Today supply chain blockchain OpenSC announced a $4 million seed round funding. OpenSC is the sustainability supply chain venture initiated by the World Wide Fund for Nature (WWF) Australia and BCG Digital Ventures, part of the Boston Consulting Group.
Additional investors that have joined the funding round include Working Capital (supported by Humanity United) which focuses on sustainable supply chains and Christian Wenger of digital Switzerland.
“The work they (OpenSC) are doing is creating positive and scalable outcomes for people and the planet,” said Christian Wenger. “With three world-leading organizations bringing their capabilities together – from WWF’s decades of conservation expertise and BCGDV’s impressive track record of building successful ventures to Working Capital’s focus on human rights and ending modern slavery – the potential of OpenSC to make a positive impact is incredibly exciting.”
Markus Mutz, a BCD Digital Ventures Director, will be taking over as CEO. Before his 5.5 year stint at the venture subsidiary, he spent a similar amount of time at Boston Consulting.
OpenSC, which has already partnered with Nestlé and Austral Fisheries for food traceability and sustainability, has a big vision. The aim is to help people to avoid food and products that are illegal, environmentally-damaging or unethical. And to use blockchain and IoT to achieve that goal. On the sustainability front, there are some shocking statistics.
Previously Marco Lambertini, WWF Director General said that “wildlife populations have seen a 60% decline in less than 50 years, less than a human generation.” The organization states that just ten commodities account for the vast majority of deforestation, conversion of grasslands and damage to the health of fisheries. OpenSC wants to focus on several commodities, particularly seafood, timber, and palm oil.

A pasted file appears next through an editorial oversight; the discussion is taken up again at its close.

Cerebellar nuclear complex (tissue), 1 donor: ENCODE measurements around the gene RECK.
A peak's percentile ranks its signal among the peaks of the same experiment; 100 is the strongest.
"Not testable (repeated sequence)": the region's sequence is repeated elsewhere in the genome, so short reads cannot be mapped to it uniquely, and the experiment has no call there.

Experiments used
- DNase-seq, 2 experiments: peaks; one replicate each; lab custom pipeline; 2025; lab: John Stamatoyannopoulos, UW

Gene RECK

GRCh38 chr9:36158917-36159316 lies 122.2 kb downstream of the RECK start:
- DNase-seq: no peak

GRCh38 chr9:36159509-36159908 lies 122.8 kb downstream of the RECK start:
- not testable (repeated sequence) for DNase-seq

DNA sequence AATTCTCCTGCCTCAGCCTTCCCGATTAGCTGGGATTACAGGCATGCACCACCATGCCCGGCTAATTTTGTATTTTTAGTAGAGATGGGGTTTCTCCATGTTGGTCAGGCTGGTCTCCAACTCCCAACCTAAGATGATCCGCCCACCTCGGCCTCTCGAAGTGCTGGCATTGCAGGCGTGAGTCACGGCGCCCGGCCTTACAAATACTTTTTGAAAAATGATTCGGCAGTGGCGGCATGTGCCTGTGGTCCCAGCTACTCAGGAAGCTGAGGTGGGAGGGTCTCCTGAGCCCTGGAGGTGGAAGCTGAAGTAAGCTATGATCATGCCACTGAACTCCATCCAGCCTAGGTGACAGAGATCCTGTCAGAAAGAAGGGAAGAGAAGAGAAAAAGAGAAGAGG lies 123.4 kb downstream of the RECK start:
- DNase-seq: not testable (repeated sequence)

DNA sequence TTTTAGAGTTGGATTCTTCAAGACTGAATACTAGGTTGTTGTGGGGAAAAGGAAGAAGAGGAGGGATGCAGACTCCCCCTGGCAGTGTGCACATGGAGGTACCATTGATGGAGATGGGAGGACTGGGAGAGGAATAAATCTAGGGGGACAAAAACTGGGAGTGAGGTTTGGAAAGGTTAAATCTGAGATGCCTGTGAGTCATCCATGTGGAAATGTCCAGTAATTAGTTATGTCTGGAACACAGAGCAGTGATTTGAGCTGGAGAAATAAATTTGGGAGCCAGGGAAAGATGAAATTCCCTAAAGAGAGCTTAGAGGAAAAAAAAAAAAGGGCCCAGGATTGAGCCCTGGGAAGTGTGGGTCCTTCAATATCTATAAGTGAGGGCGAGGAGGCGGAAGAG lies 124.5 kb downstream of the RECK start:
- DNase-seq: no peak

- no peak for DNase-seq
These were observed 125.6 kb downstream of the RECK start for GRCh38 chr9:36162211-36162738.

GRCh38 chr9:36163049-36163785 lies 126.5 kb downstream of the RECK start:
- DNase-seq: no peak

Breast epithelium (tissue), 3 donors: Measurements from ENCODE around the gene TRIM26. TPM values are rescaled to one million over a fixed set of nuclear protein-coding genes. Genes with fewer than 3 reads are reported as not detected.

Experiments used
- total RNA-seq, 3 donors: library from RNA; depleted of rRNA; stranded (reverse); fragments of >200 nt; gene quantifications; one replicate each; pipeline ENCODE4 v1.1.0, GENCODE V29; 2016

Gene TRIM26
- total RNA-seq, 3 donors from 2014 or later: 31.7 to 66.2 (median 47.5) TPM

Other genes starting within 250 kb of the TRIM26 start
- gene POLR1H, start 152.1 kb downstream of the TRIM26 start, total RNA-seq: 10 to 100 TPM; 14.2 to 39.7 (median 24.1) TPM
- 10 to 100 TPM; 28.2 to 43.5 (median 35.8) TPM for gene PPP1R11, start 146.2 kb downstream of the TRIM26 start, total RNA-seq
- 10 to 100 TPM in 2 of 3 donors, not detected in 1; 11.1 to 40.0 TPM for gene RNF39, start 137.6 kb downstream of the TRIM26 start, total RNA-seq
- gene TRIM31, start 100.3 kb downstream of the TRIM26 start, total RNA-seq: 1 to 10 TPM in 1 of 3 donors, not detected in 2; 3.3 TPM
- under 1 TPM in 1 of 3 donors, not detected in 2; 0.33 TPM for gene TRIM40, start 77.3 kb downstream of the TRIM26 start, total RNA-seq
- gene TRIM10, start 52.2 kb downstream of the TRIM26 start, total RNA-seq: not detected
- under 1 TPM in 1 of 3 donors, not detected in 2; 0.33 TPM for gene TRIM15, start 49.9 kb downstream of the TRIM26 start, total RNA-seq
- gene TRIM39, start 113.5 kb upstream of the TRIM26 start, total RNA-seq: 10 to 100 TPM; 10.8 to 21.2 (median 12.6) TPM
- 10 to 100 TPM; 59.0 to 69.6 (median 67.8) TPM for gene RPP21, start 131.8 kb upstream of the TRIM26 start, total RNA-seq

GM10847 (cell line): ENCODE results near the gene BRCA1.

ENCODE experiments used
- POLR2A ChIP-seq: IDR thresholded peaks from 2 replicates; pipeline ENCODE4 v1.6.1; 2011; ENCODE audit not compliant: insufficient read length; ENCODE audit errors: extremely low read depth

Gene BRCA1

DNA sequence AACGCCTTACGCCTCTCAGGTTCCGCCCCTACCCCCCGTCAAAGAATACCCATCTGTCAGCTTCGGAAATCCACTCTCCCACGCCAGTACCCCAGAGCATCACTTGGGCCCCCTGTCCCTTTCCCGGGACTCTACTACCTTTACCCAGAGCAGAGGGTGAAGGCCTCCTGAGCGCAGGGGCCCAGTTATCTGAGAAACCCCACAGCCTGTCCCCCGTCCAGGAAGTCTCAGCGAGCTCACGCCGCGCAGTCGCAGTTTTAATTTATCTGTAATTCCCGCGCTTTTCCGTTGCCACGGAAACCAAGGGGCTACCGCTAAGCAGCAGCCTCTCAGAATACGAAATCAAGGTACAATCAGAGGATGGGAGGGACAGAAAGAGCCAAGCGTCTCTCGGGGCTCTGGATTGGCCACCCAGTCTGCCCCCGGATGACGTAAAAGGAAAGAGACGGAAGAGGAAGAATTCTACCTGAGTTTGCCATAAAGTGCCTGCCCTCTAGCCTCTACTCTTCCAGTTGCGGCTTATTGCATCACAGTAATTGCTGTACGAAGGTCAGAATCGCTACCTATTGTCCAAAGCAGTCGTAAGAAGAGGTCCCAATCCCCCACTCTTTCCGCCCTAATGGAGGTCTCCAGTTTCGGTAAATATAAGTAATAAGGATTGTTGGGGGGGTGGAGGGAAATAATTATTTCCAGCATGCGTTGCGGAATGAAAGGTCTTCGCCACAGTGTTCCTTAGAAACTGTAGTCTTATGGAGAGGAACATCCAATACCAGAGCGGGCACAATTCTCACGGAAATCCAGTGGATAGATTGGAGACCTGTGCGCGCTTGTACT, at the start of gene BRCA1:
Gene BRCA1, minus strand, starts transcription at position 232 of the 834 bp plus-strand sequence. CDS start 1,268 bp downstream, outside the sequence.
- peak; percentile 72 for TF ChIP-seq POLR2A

Last year OpenSC conducted a successful pilot with Austral Fisheries, a subsidiary of one of the world’s largest fishing companies, the Maruha Nichiro Group. In that case, it enabled traceability of Patagonian Toothfish. Nestlé plans to use the OpenSC platform to trace milk sourced from New Zealand to consumers in the Middle East. After that, it will explore tracking palm oil. The Swiss food giant is also a founding participant of IBM’s Food Trust.
In February, Nestlé committed to publish data regarding the source of the commodities it uses. It set an ambitious transparency target for 95% of its raw materials.
Depending on the use case, OpenSC uses both public and private blockchains. Mutz told Ledger Insights via email: “For some of the core information that we are working with, we believe there is a lot of value in using public blockchain technology – and we are currently using Ethereum for that.”
We also wanted to clarify whether or not OpenSC is a for-profit entity. “We are a profit for purpose venture and exist to have a positive impact on the planet and for the people living on it,” said Mutz. “Maximising this positive impact means we are aiming to scale the use of the platform and technologies. But we also believe that what we are aiming to do should be a profitable undertaking and therefore enable us to eventually fund our own expansion and other positive impact undertakings for our shareholders.”
Updated with quotes from OpenSC CEO Markus Mutz